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High-Speed Rail

Rail Resilience Highlights Need for Skepticism About New Transit Tech

The Altamont Corridor Express has run for ten years with only one previous derailment. Photo: Wikimedia Commons.
The Altamont Corridor Express. Photo: Wikimedia Commons.
ACE service is currently rush-hour, peak direction only. Photo: Wikimedia Commons.

Yesterday's evening commute turned into a nightmare for passengers on the Altamont Corridor Express (ACE) train, when--according to the latest reports--a mudslide sent a tree onto the tracks and caused a major derailment.

The incident happened at 7:15 p.m., when train number 10 derailed in Niles Canyon, about a mile west of Sunol. According to an ACE release, there were 196 passengers. Four were seriously injured. According to reports, this is only ACE's second incident in nearly 20 years of operations. Most passengers on the train were unharmed. Reportedly, passengers in the cars at the rear didn't even realize the front of the train had derailed. Only "two of the five cars derailed," explained Brian Schmidt, a spokesman for ACE.

Meanwhile, "Union Pacific is in the process of getting cars back on the tracks so they can move them out of the area, do inspections, and repair any damage," said Schmidt. He said they would have a better idea of how long it will take to make repairs later today and restoring service by the end of the week was a possibility. "We're hoping. We don't know for sure. We're waiting to find out the condition of the track," he said.

Schmidt confirmed that air brakes, basic safety technology developed 150 years ago, almost certainly contributed to saving lives in this crash. Train brakes are connected to an air system by rubber hoses. If the hoses separate, as in a derailment, the air pressure drops and brakes along the entire length of the train are automatically applied. It's a safe bet that's what kept the last three cars from running off the tracks.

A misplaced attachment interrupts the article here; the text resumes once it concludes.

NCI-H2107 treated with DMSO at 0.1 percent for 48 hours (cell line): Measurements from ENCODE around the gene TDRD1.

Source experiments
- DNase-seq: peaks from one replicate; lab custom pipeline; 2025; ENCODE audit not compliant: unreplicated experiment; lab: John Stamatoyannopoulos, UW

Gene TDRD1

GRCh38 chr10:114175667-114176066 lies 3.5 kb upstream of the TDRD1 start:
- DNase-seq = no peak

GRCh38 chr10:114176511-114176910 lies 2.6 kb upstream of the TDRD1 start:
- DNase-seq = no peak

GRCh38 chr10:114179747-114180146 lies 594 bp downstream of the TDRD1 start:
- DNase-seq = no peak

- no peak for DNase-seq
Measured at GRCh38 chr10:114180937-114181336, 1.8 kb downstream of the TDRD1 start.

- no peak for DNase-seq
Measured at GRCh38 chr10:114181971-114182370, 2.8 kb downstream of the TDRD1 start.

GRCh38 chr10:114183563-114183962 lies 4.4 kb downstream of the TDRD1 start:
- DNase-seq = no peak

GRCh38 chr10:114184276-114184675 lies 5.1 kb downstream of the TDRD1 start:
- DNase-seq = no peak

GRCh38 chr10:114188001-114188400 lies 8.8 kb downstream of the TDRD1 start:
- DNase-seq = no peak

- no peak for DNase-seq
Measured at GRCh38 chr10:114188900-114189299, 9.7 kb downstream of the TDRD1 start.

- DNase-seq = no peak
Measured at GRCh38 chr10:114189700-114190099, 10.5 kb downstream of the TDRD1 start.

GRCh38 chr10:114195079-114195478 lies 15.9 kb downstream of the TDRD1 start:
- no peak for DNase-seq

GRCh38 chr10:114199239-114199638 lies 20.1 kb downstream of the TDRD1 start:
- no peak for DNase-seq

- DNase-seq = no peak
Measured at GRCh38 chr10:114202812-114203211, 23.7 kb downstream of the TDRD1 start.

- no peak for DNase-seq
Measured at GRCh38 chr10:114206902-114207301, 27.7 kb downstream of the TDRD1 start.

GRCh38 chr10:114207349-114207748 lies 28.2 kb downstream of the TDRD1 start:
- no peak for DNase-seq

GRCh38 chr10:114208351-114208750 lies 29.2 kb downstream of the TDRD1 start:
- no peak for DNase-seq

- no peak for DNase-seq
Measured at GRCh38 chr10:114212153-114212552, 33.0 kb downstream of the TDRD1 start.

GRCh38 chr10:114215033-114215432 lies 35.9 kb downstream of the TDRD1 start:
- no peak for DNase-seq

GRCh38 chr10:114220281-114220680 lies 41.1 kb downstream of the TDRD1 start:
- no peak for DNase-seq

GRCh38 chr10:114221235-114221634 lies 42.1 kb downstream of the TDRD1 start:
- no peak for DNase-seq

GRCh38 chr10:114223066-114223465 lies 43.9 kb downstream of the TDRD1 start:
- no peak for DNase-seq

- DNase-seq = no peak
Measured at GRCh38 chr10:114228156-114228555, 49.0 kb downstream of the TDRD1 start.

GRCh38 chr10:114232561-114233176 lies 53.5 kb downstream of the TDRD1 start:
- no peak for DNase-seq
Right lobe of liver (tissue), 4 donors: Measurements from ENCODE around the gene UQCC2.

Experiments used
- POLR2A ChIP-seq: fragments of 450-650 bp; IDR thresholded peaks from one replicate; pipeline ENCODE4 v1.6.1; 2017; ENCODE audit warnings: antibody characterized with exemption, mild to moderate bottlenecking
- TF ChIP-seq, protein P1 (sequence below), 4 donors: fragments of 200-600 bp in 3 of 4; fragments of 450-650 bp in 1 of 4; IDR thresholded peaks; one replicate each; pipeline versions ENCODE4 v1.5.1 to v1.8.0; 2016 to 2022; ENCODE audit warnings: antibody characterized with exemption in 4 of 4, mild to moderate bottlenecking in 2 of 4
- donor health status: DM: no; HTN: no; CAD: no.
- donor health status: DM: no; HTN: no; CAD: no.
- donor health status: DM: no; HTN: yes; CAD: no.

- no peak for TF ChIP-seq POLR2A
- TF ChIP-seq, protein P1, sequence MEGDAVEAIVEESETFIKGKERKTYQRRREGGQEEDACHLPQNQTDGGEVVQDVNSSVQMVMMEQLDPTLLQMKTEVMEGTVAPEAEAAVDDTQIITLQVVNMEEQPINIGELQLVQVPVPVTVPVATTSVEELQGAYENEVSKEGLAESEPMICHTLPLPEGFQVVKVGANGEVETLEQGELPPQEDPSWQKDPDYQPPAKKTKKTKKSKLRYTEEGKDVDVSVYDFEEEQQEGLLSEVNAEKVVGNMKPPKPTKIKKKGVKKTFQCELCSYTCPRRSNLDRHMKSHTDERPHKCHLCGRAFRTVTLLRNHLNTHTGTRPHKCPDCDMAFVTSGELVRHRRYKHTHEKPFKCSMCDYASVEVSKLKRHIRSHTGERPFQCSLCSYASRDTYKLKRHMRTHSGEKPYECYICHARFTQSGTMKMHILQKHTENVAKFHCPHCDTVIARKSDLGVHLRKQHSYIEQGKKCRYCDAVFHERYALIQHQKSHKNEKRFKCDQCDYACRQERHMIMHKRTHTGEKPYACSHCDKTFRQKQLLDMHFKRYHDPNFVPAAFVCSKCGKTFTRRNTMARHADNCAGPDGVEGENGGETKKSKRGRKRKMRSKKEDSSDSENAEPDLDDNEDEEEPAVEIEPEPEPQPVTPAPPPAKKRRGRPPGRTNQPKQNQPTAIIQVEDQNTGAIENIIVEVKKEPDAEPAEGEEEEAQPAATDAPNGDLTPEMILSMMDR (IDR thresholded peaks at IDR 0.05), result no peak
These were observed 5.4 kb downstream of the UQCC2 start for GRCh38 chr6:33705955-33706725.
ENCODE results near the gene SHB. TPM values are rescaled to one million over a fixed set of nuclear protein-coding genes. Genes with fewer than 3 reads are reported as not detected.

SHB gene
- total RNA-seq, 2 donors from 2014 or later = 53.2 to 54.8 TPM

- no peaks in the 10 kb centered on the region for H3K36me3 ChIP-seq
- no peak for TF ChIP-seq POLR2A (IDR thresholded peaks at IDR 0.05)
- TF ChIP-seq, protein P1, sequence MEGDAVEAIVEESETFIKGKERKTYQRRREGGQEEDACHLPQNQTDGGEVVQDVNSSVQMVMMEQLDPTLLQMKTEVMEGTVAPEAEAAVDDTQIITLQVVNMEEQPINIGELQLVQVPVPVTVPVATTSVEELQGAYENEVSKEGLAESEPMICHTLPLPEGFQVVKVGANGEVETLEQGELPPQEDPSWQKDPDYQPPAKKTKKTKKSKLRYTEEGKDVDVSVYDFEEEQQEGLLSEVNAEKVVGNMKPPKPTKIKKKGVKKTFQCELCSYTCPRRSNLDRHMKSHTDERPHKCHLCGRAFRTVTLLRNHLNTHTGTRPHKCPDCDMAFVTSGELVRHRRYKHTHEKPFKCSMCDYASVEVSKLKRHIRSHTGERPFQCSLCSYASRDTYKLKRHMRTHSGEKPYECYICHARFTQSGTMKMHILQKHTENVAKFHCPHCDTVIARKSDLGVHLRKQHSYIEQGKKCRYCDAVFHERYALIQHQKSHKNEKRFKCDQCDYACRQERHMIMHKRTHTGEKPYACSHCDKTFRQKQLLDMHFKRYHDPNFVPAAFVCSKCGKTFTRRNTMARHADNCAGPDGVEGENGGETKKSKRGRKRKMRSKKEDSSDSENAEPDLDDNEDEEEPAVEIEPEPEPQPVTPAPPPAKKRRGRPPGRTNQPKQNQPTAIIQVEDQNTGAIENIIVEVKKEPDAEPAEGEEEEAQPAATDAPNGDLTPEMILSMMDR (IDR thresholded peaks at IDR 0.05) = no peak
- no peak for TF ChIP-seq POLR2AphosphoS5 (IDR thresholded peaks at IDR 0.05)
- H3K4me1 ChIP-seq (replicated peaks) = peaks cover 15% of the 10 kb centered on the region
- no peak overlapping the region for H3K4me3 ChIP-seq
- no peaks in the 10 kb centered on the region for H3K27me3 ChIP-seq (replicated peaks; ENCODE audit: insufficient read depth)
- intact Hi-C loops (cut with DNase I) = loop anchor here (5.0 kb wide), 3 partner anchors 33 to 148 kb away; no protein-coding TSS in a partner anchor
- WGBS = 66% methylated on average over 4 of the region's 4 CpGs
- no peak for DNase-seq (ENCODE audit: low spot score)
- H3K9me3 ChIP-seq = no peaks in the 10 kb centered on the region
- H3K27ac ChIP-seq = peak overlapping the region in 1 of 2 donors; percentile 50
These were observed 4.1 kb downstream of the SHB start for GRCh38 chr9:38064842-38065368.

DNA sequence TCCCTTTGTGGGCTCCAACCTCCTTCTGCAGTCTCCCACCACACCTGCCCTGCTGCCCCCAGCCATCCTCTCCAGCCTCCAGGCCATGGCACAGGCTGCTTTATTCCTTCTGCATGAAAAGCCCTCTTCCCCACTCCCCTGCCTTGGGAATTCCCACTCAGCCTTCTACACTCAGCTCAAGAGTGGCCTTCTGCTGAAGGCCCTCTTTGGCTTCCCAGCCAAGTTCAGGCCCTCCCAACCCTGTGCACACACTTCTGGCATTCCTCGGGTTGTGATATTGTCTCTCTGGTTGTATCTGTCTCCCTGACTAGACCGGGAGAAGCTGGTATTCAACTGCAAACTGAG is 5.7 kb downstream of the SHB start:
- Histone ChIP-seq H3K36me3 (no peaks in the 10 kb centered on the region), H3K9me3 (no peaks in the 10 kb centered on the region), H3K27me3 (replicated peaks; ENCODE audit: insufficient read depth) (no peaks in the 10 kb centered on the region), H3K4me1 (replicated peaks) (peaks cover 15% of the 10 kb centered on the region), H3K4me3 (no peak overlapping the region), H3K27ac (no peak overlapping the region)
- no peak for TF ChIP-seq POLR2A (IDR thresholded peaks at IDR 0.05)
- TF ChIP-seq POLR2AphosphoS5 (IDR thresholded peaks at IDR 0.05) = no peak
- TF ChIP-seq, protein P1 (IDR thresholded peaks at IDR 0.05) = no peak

While train wrecks make for dramatic headlines, any Streetsblog reader should already know that cars are the big killer when it comes to transportation. That got underscored even as a reporter was covering the train crash. Still, the ACE wreck is a reminder that when you move people around in machines things will sometimes go horribly wrong.

Coincidentally, the Fuse, a web site that tracks energy policy, released a piece today about Hyperloop and California's High-Speed Rail (HSR). (Featuring an interview with yours truly). Hyperloop is a proposal for a new transportation system that has people traveling in pods that shoot through long tubes at jet-aircraft speeds. So what happens when a mudslide hits a Hyperloop tube? Imagine if the tube suddenly came out of alignment as a wall of heavy mud and debris slammed into it--and then a capsule full of people came through at 700 mph?

In the event anyone survived the crash, how would rescue teams get to the passengers? It's hard enough cutting people out of train cars, where first responders can at least see the cars and the people through the windows. But imagine trying to cut through a metal tube to try and find a capsule and then get into the capsule to get to survivors?

Is it unfair to compare Hyperloop to a lumbering diesel powered ACE train? Maybe, but High-Speed Rail (HSR), which the Hyperloop boosters seem to hate so much, has also shown itself pretty resilient to track misalignments. For example, in 1993, a French High-Speed Train was traveling at 183 mph through an old WWI battlefield in France during a period of intense rains. A hole opened up under the tracks--possibly from an old trench or fox hole--and the rails came out of alignment. The train derailed but managed to decelerate and stop without jackknifing. There were no serious injuries, due to the design of the wheels and passenger cars; built on years of experience and testing and dealing with real-world hazards.

The point is, it takes a long time to build a safe, fault-tolerant technology. New tech, even when it works, is by definition unproven. Businessmen from Silicon Valley need to remember that transportation technology is not the same as developing a new smart phone; nobody dies if a smart phone gets hit by a wall of mud. In the real world, transport tech has to stand up to a whole lot of potential disasters. That's why claims that rail transit is a "dinosaur" technology, as made by Hyperloop Transportation Technologies' CEO Dirk Ahlborn in the Fuse report, should be met with extreme skepticism, if not outright derision.

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